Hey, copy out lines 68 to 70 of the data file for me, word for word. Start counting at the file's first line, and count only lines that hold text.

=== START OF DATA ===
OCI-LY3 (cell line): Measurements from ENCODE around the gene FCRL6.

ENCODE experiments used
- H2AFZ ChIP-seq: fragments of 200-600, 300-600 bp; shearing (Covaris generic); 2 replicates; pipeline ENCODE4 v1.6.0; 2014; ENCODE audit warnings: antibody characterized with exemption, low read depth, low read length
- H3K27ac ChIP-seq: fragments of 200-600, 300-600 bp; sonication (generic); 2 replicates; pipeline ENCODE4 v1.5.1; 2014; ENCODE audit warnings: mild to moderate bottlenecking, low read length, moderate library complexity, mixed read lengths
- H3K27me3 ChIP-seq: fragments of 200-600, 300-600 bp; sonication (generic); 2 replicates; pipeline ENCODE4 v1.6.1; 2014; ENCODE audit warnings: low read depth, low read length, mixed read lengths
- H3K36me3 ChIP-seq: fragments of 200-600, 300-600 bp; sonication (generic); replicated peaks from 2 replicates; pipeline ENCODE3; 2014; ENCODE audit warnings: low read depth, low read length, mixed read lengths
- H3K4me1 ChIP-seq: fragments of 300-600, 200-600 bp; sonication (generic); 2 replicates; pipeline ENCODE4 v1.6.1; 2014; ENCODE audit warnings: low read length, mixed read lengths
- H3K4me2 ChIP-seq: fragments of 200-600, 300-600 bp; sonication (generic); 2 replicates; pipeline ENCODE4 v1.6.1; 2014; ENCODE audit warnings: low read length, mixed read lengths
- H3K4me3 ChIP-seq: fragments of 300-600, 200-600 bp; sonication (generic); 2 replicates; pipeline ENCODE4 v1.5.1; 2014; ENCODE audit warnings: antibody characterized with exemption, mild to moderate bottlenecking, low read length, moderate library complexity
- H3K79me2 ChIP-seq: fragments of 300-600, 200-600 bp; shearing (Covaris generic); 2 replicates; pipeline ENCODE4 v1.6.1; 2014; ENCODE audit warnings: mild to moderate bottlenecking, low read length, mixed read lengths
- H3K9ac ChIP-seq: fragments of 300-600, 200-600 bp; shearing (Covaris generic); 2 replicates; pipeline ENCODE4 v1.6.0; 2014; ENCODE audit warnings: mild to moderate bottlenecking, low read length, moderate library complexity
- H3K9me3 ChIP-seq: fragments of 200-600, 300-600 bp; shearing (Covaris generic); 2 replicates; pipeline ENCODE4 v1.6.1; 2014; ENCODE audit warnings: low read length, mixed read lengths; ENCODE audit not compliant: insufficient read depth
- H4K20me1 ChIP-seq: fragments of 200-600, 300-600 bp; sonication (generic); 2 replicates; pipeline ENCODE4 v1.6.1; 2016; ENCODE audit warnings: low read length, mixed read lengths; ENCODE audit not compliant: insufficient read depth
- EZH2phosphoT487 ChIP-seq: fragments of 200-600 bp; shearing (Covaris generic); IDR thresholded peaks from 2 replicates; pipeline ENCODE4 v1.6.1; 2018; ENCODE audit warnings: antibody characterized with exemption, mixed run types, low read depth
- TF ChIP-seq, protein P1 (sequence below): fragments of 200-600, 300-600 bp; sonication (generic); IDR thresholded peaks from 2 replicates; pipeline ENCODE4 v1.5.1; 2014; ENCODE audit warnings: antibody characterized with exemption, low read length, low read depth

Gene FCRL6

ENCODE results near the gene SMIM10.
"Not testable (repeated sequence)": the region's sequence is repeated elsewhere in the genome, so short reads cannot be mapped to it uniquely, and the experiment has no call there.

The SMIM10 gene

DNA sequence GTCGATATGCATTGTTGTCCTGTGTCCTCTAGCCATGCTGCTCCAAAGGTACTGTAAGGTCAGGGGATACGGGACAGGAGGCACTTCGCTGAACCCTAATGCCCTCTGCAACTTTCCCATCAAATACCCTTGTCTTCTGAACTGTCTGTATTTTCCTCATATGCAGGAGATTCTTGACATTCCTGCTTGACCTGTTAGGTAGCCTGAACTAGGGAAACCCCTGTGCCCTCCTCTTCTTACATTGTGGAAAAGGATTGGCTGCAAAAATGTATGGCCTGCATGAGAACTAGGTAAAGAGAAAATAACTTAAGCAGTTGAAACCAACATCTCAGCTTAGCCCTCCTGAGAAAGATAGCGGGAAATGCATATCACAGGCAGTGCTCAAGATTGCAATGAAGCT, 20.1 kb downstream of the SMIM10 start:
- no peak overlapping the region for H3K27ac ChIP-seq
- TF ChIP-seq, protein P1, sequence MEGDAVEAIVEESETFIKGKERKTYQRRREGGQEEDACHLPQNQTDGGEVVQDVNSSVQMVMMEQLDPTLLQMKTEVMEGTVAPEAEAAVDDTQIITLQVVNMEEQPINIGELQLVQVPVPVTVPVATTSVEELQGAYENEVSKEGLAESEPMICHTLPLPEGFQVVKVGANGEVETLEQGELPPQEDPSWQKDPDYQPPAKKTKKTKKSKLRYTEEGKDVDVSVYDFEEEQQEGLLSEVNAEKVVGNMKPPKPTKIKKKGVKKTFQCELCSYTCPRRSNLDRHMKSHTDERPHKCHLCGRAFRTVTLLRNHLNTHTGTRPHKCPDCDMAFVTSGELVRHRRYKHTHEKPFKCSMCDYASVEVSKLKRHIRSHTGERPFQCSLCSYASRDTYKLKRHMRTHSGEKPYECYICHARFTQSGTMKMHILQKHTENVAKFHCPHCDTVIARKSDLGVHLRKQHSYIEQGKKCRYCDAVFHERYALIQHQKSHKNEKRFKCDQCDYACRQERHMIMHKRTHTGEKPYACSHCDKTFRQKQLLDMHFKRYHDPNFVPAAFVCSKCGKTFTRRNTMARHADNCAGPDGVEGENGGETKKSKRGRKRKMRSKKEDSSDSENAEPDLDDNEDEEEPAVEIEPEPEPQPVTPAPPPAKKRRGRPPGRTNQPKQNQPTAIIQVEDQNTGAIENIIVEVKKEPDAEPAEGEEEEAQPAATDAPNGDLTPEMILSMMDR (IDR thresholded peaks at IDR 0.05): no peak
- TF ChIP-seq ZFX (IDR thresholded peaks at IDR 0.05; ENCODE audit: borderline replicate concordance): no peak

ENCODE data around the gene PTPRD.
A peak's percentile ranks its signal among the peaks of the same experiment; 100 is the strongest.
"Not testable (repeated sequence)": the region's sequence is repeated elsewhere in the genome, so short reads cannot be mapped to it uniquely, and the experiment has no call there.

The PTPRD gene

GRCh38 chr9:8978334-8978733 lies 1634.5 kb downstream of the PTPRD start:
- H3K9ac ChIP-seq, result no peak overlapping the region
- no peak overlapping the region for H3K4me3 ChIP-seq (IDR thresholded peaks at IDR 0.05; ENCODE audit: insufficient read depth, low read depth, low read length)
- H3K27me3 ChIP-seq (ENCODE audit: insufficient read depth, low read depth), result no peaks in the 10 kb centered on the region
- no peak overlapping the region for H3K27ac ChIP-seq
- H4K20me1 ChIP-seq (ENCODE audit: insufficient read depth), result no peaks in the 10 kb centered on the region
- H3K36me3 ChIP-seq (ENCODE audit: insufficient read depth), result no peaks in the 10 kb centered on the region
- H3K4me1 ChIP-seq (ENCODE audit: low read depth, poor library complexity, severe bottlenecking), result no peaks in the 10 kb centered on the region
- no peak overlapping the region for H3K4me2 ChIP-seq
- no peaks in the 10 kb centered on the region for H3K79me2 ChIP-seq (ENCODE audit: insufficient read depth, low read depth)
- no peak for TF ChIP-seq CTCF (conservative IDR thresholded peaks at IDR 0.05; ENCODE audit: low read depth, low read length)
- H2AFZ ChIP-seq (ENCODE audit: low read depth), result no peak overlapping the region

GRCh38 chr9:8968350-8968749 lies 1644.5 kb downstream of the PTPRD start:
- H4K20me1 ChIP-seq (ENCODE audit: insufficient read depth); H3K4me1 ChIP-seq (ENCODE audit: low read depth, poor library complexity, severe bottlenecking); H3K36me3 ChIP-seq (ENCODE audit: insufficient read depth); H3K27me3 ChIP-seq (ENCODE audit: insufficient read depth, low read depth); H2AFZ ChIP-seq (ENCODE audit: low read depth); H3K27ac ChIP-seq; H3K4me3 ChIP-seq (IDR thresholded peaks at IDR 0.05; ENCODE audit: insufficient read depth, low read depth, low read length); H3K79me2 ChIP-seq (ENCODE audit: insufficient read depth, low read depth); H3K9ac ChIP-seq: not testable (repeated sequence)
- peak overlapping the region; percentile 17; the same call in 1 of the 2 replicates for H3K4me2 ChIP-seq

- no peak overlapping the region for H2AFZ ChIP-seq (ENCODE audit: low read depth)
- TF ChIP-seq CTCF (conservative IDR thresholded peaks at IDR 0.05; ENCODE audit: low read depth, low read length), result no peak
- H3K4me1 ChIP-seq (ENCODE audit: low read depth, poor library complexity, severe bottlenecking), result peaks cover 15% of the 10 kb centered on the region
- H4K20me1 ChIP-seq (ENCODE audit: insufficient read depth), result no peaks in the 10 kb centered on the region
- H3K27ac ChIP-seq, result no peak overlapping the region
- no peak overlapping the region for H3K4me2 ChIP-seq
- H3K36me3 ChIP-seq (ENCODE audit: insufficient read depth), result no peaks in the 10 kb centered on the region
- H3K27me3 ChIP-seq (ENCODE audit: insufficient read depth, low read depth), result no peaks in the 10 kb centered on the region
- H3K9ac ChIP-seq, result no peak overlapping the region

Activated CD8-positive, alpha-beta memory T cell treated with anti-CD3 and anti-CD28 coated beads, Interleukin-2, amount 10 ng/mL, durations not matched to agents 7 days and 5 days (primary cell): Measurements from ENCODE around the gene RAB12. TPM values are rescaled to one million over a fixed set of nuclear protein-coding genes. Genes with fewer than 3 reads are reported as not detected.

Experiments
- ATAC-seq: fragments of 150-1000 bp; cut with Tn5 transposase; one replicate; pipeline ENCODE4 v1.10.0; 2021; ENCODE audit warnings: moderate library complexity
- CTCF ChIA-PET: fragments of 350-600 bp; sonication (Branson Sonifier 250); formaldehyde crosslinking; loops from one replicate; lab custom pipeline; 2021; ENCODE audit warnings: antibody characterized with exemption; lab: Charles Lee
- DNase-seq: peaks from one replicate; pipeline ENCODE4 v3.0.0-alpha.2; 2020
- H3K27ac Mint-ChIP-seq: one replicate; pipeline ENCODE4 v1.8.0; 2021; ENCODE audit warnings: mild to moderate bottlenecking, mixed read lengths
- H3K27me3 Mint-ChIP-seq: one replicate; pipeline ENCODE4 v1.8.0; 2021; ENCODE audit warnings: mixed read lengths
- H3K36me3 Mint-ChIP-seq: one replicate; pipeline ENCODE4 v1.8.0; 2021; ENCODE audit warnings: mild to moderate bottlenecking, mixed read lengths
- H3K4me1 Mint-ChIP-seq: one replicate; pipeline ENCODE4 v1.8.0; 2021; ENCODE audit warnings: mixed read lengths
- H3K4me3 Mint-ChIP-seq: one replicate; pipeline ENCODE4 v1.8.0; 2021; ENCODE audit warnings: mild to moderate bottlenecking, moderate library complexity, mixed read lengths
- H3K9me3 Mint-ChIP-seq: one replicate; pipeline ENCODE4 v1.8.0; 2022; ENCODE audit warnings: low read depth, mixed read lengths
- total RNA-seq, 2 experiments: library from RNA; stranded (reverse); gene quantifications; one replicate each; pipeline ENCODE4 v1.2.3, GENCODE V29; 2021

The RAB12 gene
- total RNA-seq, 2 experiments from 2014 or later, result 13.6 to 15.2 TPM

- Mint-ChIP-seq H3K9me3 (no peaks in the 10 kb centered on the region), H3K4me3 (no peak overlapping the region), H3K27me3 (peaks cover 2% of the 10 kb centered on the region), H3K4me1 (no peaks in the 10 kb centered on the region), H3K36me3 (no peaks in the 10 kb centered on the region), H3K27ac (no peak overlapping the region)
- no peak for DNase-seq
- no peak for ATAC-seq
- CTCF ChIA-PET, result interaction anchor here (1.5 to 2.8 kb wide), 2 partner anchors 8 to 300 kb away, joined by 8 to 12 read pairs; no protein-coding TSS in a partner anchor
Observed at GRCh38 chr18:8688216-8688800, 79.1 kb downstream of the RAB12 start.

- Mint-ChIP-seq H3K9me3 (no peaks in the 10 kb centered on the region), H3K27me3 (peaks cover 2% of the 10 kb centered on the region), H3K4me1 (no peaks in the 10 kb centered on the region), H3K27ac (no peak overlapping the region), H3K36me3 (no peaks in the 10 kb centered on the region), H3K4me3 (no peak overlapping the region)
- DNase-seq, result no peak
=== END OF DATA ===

- no peak for ATAC-seq
- CTCF ChIA-PET, result interaction anchor here (1.5 to 2.8 kb wide), 2 partner anchors 8 to 300 kb away, joined by 8 to 12 read pairs; no protein-coding TSS in a partner anchor
Observed at GRCh38 chr18:8688216-8688800, 79.1 kb downstream of the RAB12 start.